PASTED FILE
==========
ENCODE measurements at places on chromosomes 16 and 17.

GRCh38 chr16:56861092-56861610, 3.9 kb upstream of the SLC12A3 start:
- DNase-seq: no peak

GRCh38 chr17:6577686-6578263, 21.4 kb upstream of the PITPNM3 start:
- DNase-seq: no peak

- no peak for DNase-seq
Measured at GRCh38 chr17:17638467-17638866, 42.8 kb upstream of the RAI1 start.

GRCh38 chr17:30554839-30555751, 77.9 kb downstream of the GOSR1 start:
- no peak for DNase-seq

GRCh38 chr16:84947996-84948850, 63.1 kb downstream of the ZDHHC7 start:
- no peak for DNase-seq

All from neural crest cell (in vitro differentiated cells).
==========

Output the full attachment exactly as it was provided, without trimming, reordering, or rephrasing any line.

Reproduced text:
ENCODE measurements at places on chromosomes 16 and 17.

GRCh38 chr16:56861092-56861610, 3.9 kb upstream of the SLC12A3 start:
- DNase-seq: no peak

GRCh38 chr17:6577686-6578263, 21.4 kb upstream of the PITPNM3 start:
- DNase-seq: no peak

- no peak for DNase-seq
Measured at GRCh38 chr17:17638467-17638866, 42.8 kb upstream of the RAI1 start.

GRCh38 chr17:30554839-30555751, 77.9 kb downstream of the GOSR1 start:
- no peak for DNase-seq

GRCh38 chr16:84947996-84948850, 63.1 kb downstream of the ZDHHC7 start:
- no peak for DNase-seq

All from neural crest cell (in vitro differentiated cells).